120. I am a second generation native Californian who moved away for work in 1985. In our case we moved to Canada, where blue is Conservative and red is Liberal. Awhile back when there was talk of California secession, a friend here asked me whether I retain my US citizenship or take California citizenship. Is there any question? Even after 35 years and becoming a citizen of Canada, I am still a Californian to my bones and always will be. When flying home to visit family I still tear up as the plane crosses the Colorado River. My grandchildren make fun of me every New Year's because I watch the Rose Parade on KTLA, which for some weird reason is part of our cable TV package. So, obviously, I brought my "California values" with me when I moved. Wouldn't any real Californian?

  121. We are snowbirds, who spend eight months a year in Florida. We vote in Florida because our votes are more important here than in our home state of New Jersey. Florida is a vast swampy state with lots of simple people except for the coasts. The coasts are filled with Liberal Americans from the North Eastern Coastal States. Slowly, Florida may become bluer but ignorance is ingrained and the Republicans have done a stellar job on messaging. That is why so many citizens vote against their best interests and are unable to recognize the truth .

  122. @Carol well dems need to educate the middle of the state hopefully

  123. @Carol Smart observation. Thanks for voting in Florida.

  124. Just a point of clarification: this is not the first time California has had an earlier presidential primary. In 2008 it was February 5th. I was a precinct captain for Obama in a hilly part of San Francisco then, so I remember it well. Remember the hope?

  125. @LP And to the point of the author, now reside in Oregon!

  126. @julie Yes, although when the time came to move, we opted for a politically similar place, with the added bonus of gardening. I'd lived in Kansas and wasn't going back to that, Toto or no Toto. Part of my heart will always be in SF, though. That song is true.

  127. Is the idea of a one-party country really all that attractive. I should think California would be an object lesson in why we should avoid that fate.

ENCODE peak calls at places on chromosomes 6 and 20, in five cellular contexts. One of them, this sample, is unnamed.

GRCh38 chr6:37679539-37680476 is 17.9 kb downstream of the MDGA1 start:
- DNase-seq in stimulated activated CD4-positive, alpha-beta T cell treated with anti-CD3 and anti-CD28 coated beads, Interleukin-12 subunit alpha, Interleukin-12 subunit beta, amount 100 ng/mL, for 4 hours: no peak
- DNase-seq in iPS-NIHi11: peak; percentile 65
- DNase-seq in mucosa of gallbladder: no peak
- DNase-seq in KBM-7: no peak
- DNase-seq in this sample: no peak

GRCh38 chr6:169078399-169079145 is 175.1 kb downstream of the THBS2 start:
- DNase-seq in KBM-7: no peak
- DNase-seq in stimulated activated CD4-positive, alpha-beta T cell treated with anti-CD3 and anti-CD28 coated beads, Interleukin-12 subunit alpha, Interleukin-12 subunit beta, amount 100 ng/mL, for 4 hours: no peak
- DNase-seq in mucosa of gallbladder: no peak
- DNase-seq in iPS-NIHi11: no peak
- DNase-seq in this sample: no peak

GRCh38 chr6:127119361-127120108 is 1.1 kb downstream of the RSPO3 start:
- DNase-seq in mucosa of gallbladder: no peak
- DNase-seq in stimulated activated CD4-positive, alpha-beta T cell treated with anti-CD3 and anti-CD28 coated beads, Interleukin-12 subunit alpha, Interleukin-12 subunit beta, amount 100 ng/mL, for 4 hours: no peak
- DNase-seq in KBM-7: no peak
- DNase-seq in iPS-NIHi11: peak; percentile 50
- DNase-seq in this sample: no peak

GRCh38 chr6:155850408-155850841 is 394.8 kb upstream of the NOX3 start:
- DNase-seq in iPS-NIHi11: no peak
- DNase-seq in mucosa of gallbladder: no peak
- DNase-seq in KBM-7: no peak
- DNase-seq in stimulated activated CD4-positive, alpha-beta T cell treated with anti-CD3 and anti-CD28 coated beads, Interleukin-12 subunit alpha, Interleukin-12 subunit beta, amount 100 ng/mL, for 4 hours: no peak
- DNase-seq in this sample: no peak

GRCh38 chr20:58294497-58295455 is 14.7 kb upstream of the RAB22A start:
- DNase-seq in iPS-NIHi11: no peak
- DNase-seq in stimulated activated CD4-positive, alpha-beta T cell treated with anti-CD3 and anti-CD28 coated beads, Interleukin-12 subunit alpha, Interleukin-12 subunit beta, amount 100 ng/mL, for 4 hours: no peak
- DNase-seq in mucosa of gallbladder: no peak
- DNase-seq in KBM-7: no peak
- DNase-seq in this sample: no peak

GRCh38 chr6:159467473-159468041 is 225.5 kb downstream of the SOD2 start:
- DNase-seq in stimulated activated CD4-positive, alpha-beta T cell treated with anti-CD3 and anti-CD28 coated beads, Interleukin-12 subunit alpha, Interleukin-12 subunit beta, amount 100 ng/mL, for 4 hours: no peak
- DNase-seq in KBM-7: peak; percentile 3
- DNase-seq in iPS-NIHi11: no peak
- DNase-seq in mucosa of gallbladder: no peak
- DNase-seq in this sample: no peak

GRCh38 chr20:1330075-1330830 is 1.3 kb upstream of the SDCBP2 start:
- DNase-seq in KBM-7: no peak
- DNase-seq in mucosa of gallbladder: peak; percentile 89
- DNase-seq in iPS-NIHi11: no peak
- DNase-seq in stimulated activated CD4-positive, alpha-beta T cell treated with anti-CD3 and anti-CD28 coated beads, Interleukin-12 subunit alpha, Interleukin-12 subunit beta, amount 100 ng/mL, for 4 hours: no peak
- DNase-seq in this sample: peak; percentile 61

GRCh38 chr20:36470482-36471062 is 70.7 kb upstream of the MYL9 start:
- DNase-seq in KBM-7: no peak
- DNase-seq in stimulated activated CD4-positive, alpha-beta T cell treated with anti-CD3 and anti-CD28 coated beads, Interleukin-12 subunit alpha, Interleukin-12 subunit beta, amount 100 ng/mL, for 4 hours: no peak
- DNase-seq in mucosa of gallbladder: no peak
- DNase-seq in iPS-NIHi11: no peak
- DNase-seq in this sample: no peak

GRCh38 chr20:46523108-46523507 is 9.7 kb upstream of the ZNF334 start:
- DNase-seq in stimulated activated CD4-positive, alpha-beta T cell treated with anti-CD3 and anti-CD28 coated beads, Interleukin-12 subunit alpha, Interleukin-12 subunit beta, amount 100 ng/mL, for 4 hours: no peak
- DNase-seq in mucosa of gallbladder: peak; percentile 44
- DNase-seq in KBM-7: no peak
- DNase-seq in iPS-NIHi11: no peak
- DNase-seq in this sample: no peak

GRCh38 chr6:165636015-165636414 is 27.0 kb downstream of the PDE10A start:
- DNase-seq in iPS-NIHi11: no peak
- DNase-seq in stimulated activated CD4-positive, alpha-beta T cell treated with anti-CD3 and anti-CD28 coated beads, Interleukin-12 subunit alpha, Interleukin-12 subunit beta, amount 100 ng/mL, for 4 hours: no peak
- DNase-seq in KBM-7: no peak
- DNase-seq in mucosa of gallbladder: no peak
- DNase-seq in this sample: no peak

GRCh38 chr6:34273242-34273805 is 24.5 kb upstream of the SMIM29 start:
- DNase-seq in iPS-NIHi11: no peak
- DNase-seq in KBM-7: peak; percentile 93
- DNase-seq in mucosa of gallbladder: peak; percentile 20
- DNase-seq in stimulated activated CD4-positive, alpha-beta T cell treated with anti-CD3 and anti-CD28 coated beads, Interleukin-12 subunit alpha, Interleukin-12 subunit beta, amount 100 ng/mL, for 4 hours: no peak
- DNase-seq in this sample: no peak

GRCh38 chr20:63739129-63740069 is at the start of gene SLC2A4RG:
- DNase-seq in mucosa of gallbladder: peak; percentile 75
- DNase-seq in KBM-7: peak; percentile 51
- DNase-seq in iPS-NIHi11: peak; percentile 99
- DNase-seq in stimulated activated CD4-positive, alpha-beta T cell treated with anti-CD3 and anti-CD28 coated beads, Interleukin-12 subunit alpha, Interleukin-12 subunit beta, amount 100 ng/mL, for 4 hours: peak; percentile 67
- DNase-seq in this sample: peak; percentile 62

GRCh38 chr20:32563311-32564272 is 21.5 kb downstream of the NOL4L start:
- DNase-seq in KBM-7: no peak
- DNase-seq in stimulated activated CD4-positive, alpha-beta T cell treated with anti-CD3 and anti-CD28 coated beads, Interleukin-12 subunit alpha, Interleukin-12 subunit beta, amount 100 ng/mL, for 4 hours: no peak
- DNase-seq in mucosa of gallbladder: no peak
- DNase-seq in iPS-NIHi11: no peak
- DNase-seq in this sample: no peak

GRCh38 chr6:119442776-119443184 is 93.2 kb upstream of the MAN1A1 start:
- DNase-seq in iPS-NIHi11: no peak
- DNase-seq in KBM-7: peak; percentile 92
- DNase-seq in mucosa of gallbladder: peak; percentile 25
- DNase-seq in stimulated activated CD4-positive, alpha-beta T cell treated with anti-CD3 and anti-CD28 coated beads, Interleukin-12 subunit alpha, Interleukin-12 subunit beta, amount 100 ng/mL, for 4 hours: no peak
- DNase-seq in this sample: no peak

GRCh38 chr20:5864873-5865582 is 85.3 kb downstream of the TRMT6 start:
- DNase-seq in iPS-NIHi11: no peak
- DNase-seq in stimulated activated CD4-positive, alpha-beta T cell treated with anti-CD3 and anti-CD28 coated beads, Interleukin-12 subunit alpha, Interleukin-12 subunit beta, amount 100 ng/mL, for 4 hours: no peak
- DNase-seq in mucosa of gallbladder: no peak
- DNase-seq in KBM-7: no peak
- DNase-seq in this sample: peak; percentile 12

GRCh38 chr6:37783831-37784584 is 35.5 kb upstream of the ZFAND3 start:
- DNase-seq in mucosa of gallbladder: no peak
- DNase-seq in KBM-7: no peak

128. @BayArea101 I'm not following you: what, exactly bothers you that is not also happening in the Midwest? Yes, CA has very high housing costs, driven by the large number and power of tech companies and corporations and the enormous salaries. Sure, housing is cheaper in the Midwest - but what about loss of decent manufacturing and blue collar jobs jobs? Corporations value profit over destroying Midwest communities and the GOP doesn't care. What about pollution, which causes illness, contaminated water tables, and degradation. The other problem with CA is climate change and deniers. Climate change is already in the Midwest - failed crops, lowered water tables, droughts and floods. Fire in CA is more dramatic, but it's only gonna get worse in the midwest as well. Other issues: universal health care, protection of the environment and parks, increased education- hard to be against that.

  129. @BayArea101 Oh, a lot of us want more than one party. We just don't want one of them to believe fake information, ignore realities such as evolution and climate changes, encourage corruption, and reduce health care coverage instead of expanding it.

  130. There may be hints of change in The Solid South, but it will not come quickly enough to affect this most critical time in our Republic's history. "The (Civil) War ain't over yet, Buddy, it's only Halftime" is the operative phrase natives repeat with equal parts pride and satisfaction. Currently, "Wow, look at the S&P, look at my 401K" is giving the older phrase some competition. No one will benefit from trump's policies in the long run, but the ones who are right now are trump voters. The many who are or will soon be hurt by his legacy are seduced by the racism, feigned patriotism, and bogus religious beliefs he markets so well; they too are trump voters. It's God, Country, and the Republican Party down heah, folks, though not necessarily in that order.